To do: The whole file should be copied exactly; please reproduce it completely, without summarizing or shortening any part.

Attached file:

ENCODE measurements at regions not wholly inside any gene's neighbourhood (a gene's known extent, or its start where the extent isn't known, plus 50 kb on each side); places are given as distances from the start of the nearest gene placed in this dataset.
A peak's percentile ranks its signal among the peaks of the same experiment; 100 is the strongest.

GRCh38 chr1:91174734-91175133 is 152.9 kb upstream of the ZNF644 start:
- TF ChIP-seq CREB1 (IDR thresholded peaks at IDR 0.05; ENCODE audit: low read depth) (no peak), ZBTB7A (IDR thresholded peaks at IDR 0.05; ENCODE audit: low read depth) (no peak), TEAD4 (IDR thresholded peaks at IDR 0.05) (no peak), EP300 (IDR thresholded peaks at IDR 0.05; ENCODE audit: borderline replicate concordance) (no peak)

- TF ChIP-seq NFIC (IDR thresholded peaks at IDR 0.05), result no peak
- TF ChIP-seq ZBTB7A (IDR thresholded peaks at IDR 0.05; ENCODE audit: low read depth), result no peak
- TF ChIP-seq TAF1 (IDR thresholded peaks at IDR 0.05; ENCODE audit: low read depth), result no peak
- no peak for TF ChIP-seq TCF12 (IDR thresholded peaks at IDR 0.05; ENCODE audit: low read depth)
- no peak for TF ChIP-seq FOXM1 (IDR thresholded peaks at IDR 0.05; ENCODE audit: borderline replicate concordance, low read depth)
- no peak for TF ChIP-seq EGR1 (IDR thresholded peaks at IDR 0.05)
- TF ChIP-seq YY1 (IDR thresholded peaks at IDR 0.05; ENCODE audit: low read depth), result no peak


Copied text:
ENCODE measurements at regions not wholly inside any gene's neighbourhood (a gene's known extent, or its start where the extent isn't known, plus 50 kb on each side); places are given as distances from the start of the nearest gene placed in this dataset.
A peak's percentile ranks its signal among the peaks of the same experiment; 100 is the strongest.

GRCh38 chr1:91174734-91175133 is 152.9 kb upstream of the ZNF644 start:
- TF ChIP-seq CREB1 (IDR thresholded peaks at IDR 0.05; ENCODE audit: low read depth) (no peak), ZBTB7A (IDR thresholded peaks at IDR 0.05; ENCODE audit: low read depth) (no peak), TEAD4 (IDR thresholded peaks at IDR 0.05) (no peak), EP300 (IDR thresholded peaks at IDR 0.05; ENCODE audit: borderline replicate concordance) (no peak)

- TF ChIP-seq NFIC (IDR thresholded peaks at IDR 0.05), result no peak
- TF ChIP-seq ZBTB7A (IDR thresholded peaks at IDR 0.05; ENCODE audit: low read depth), result no peak
- TF ChIP-seq TAF1 (IDR thresholded peaks at IDR 0.05; ENCODE audit: low read depth), result no peak
- no peak for TF ChIP-seq TCF12 (IDR thresholded peaks at IDR 0.05; ENCODE audit: low read depth)
- no peak for TF ChIP-seq FOXM1 (IDR thresholded peaks at IDR 0.05; ENCODE audit: borderline replicate concordance, low read depth)
- no peak for TF ChIP-seq EGR1 (IDR thresholded peaks at IDR 0.05)
- TF ChIP-seq YY1 (IDR thresholded peaks at IDR 0.05; ENCODE audit: low read depth), result no peak